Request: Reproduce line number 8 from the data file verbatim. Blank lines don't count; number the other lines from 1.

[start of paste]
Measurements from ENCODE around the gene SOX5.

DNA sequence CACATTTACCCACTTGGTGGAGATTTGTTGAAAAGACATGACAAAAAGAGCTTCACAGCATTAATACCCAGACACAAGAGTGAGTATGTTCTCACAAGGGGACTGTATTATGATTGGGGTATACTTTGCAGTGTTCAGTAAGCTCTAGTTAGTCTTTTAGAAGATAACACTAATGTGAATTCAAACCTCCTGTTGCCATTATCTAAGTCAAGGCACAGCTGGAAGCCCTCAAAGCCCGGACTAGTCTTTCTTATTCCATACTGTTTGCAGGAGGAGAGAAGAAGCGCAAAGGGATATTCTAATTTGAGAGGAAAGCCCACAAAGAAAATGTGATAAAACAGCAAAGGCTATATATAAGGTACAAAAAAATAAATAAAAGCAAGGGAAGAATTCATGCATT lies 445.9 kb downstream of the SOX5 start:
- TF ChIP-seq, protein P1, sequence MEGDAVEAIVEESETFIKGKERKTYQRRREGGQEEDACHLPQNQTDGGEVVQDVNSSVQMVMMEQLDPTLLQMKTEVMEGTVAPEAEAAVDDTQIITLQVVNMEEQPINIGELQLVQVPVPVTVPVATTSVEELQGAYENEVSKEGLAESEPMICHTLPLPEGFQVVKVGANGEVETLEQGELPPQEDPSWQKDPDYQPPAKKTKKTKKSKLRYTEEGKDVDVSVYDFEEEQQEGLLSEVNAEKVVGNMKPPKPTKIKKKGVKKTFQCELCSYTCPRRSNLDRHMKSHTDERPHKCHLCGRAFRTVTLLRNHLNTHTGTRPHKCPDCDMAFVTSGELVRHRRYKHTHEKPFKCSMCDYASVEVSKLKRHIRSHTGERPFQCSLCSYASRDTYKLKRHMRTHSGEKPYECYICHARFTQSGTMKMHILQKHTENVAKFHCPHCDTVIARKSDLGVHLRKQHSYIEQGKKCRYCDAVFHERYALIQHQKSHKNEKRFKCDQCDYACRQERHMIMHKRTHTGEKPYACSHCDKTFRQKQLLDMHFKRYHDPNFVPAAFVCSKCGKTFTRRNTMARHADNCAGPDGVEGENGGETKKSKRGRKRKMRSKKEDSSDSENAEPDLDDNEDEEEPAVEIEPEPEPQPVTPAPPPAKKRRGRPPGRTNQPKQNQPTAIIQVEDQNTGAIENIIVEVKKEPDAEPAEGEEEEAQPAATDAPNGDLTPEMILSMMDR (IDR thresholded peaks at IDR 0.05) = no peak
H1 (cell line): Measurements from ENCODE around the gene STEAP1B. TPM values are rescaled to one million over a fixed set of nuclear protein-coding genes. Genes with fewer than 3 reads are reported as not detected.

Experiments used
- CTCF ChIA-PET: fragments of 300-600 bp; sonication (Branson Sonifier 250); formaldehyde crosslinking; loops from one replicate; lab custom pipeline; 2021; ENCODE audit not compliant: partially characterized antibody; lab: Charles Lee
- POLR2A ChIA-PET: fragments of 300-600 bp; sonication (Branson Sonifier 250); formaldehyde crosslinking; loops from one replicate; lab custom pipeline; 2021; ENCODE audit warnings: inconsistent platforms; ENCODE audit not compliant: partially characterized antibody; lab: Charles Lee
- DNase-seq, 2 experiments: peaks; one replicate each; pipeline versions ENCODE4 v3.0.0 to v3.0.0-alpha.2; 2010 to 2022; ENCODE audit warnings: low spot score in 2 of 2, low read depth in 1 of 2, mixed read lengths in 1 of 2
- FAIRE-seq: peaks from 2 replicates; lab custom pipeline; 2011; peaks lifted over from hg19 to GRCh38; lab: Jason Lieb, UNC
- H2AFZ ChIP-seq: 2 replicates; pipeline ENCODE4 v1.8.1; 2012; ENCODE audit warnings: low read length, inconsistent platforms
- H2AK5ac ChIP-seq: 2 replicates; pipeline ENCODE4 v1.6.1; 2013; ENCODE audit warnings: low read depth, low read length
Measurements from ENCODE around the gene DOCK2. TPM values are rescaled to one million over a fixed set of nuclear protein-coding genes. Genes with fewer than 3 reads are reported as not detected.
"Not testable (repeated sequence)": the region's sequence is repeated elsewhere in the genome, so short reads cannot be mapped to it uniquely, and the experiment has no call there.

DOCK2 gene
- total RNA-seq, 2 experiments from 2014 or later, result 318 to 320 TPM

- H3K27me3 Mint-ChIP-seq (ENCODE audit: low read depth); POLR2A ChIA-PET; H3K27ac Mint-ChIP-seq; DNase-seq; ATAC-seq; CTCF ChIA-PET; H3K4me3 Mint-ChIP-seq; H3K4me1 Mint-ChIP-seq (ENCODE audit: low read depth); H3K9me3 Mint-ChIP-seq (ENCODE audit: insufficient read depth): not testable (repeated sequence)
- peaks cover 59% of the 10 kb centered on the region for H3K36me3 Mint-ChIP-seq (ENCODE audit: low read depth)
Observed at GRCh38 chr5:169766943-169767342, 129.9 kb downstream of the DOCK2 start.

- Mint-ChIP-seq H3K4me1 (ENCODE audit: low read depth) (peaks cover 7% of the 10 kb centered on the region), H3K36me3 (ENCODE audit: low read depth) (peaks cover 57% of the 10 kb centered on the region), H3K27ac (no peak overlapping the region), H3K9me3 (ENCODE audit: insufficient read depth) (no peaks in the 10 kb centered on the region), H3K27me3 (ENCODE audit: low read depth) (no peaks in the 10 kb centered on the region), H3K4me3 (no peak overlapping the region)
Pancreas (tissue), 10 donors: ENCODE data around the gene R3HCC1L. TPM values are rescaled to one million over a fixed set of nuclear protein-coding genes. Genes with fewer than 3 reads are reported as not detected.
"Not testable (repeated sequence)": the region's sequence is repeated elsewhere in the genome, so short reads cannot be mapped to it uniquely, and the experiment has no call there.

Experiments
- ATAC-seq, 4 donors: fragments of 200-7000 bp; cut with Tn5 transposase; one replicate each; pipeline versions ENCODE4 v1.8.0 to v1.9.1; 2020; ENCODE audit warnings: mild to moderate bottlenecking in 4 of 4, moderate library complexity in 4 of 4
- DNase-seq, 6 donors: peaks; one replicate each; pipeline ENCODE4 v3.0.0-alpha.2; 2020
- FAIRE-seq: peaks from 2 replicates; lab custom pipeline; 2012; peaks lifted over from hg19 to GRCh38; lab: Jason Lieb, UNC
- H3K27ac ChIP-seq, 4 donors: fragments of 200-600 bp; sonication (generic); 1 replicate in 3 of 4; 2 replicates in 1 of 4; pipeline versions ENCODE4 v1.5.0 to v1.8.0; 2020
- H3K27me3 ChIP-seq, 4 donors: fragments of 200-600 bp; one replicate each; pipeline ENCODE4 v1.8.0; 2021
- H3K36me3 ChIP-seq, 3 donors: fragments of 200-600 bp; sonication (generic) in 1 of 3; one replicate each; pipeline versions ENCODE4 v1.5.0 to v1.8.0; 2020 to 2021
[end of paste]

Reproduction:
- DNase-seq, 2 experiments: peaks; one replicate each; pipeline versions ENCODE4 v3.0.0 to v3.0.0-alpha.2; 2010 to 2022; ENCODE audit warnings: low spot score in 2 of 2, low read depth in 1 of 2, mixed read lengths in 1 of 2